Every cell contains hundreds of mitochondria, cell structures that evolved long ago from symbiotic bacteria. They carry remnants of the original bacterial DNA, and continually fuse and divide like bacteria. Mitochondria participate in many core cellular processes, but arguably their most important function is to produce the chemical energy store molecule adenosine triphosphate (ATP), needed to keep the cell running. This is an energetic process, and produces free radicals such as reactive oxygen species (ROS) as a side-effect. ROS damage cellular machinery, provoking the activity of repair mechanisms. This damage is actually used as a signal, such as when it triggers the beneficial response to exercise: mitochondria work harder, moderately more ROS is generated, and muscle cells have evolved to repair and build tissue in response.
Too much ROS, too great a level of oxidative damage, is harmful, however. It overwhelms repair and maintenance mechanisms, giving rise to the state of oxidative stress. This is characteristic of old tissues and age-related disease, and early theories of aging focused strongly on oxidative damage as a primary mechanism by which aging leads to age-related disease. The picture is more nuanced than this, however, and where oxidative stress falls in the chain of first causes and downstream consequences continues to be debated.
In today's open access research, scientists point out certain aspects of mitochondrial biochemistry that might contribute to the exceptional longevity of bats and naked mole-rats in comparison to mice and other similarly sized mammals. The mitochondria of naked mole-rats and bats preserve a mild depolarization response that minimizes ROS production, and they do this more effectively than mice. It is possible to argue that in the case of bats the metabolic demands of flight, and in the case of naked mole-rats oxygen-poor underground environments, have led to mitochondria that are more resilient to processes of aging. It is still hard to pick out what is cause and what is consequence, however, and it is hard to assess affect size in terms of the degree to which exceptional species longevity results from one mechanism versus another mechanism. Mitochondria are only one of a number of mechanisms of longevity studied in naked mole-rats, and relative contributions are debated.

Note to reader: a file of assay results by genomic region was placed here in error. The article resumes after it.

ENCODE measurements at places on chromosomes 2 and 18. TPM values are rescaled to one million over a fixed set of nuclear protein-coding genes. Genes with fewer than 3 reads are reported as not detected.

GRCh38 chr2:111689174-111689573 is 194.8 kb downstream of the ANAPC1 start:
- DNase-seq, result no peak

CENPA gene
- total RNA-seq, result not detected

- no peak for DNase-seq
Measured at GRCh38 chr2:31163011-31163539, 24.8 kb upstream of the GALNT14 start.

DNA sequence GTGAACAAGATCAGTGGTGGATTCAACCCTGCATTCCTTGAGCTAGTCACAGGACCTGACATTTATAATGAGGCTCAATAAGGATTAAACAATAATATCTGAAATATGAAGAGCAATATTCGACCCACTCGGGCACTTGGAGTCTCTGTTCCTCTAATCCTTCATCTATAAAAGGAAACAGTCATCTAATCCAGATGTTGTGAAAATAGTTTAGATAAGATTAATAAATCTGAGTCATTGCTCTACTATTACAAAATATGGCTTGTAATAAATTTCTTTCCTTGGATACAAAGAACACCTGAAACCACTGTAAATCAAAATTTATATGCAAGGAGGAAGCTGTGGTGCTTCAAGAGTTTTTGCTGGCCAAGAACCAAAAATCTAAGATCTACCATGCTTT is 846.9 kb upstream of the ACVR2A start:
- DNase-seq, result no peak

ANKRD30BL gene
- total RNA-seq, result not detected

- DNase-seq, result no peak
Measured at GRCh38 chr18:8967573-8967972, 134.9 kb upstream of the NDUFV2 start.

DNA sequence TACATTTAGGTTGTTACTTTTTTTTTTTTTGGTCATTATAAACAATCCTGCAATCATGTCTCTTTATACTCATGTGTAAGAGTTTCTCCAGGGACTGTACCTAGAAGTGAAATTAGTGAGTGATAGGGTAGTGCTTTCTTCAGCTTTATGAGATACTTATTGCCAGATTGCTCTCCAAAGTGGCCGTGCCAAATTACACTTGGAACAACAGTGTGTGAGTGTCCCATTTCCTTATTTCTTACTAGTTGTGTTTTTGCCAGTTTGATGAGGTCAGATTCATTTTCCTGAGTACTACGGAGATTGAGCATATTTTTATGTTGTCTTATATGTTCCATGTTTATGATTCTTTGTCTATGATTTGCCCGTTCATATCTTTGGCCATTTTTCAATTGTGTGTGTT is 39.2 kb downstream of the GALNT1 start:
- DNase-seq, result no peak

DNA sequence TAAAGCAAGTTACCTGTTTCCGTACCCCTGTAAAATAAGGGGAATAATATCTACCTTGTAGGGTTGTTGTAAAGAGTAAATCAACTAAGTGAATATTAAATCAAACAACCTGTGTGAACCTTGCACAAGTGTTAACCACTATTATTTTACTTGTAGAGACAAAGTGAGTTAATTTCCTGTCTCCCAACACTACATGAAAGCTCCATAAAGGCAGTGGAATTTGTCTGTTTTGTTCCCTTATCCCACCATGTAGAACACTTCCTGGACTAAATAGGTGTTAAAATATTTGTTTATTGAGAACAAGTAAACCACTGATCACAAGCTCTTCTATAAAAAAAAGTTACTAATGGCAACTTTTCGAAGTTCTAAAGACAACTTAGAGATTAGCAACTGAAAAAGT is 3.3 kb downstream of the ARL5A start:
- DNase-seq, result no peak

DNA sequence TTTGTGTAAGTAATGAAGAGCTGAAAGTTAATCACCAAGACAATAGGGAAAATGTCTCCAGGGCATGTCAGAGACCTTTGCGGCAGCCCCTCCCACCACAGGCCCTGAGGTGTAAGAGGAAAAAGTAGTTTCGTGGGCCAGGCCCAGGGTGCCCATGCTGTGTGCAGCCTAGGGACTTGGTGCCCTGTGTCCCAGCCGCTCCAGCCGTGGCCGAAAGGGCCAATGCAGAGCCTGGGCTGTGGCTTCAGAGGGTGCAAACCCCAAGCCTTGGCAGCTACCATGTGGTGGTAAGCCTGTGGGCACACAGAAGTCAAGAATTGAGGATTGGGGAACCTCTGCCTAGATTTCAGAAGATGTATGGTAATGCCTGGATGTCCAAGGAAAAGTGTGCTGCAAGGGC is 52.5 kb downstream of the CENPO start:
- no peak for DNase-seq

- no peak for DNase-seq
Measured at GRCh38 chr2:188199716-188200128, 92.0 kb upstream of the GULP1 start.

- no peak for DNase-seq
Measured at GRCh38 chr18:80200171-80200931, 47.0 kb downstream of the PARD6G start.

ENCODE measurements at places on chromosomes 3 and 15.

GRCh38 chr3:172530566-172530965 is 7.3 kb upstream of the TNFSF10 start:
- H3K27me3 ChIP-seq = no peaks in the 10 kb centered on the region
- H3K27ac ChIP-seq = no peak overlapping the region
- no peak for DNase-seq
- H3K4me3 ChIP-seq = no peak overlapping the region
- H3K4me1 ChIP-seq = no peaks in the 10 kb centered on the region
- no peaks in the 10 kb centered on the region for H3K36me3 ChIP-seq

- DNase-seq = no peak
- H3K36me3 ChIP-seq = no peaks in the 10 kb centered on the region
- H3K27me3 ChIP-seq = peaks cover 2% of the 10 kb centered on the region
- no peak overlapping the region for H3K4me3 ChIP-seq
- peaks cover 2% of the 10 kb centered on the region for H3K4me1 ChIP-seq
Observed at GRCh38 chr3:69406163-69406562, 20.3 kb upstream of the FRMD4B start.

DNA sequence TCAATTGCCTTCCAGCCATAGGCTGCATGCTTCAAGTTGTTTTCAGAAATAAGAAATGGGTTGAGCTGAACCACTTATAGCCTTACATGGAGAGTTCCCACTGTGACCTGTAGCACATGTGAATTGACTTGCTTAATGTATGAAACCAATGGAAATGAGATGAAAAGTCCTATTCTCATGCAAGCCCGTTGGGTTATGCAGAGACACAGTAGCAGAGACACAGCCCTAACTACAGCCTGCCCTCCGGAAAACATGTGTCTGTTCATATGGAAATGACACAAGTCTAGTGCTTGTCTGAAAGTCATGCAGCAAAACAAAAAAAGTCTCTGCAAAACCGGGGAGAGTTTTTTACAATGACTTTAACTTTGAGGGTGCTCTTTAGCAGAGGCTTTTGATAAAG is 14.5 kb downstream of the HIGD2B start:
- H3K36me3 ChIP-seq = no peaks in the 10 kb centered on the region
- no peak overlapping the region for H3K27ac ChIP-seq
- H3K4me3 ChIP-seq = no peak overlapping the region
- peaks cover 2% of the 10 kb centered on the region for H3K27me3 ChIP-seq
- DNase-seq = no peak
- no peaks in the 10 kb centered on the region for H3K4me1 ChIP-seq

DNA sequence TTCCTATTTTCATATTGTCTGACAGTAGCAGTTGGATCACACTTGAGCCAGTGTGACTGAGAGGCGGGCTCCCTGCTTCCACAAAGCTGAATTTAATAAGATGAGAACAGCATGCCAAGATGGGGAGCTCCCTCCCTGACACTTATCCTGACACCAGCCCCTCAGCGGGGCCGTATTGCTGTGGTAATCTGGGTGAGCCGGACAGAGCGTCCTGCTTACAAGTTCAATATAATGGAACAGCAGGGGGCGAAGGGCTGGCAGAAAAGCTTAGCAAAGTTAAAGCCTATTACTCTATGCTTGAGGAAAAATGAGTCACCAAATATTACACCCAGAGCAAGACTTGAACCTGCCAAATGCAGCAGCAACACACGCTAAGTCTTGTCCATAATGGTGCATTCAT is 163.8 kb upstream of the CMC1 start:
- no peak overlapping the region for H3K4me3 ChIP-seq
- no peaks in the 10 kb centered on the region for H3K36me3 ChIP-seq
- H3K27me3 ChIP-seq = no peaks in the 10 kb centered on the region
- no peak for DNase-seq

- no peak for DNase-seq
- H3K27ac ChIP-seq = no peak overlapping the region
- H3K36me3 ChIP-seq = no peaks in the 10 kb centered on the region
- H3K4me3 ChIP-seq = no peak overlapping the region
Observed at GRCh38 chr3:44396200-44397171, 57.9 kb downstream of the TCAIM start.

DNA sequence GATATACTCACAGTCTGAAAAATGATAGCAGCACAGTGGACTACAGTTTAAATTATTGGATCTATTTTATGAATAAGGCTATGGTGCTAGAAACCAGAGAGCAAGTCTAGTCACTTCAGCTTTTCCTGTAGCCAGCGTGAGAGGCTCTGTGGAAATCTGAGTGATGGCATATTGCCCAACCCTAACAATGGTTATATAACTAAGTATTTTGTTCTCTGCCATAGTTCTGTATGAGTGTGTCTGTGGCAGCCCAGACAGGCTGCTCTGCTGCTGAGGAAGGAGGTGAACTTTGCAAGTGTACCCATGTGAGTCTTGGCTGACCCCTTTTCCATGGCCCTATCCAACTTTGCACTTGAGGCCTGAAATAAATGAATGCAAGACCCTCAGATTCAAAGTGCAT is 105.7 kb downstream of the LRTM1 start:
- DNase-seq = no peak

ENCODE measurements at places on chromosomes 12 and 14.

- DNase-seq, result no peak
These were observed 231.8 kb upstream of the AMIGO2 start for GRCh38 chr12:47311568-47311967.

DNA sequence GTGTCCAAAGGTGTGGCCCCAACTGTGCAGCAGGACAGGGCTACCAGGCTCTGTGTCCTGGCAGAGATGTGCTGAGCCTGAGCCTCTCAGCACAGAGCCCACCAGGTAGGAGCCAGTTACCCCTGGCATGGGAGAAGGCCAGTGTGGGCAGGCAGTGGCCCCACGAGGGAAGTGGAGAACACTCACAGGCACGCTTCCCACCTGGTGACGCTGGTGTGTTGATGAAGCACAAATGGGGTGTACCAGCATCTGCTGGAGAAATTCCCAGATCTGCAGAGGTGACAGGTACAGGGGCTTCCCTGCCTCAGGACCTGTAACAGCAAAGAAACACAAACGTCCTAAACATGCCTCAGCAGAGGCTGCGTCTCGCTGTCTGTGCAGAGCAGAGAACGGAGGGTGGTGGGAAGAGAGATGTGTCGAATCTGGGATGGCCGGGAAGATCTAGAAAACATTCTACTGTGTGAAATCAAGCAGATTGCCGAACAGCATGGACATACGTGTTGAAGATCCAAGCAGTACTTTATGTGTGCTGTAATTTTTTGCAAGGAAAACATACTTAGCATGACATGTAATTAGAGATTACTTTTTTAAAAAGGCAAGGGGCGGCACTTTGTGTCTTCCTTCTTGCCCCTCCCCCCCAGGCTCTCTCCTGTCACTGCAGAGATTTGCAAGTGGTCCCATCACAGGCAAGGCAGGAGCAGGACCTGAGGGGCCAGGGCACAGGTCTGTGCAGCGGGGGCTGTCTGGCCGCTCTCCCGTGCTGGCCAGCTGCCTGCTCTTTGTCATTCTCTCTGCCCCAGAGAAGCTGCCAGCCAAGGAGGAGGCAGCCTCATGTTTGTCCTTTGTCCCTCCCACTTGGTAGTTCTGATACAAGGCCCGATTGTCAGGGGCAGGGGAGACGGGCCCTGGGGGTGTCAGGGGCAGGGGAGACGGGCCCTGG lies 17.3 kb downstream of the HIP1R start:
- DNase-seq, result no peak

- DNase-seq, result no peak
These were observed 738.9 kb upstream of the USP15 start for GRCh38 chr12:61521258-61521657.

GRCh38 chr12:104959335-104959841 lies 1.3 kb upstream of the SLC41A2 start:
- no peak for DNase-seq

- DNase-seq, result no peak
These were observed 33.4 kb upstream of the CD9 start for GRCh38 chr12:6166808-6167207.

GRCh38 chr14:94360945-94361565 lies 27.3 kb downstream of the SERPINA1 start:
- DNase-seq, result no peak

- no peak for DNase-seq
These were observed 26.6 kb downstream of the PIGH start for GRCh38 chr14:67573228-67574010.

Naked mole rats, an east African rodent of a size comparable to moles or mice, show a strongly delayed process of ageing and live up to 30 years. Scientists now confirmed a mechanism in mouse, bat and naked mole rat cells - a "mild depolarization" of the inner mitochondrial membrane - that is linked to ageing: Mild depolarization regulates the creation of mitochondrial reactive oxygen species (mROS) in cells and is therefore a mechanism of the anti-ageing program. In mice, this mechanism falls apart at the age of 1 year, while in naked mole rats this does not occur until ages of up to 20 years.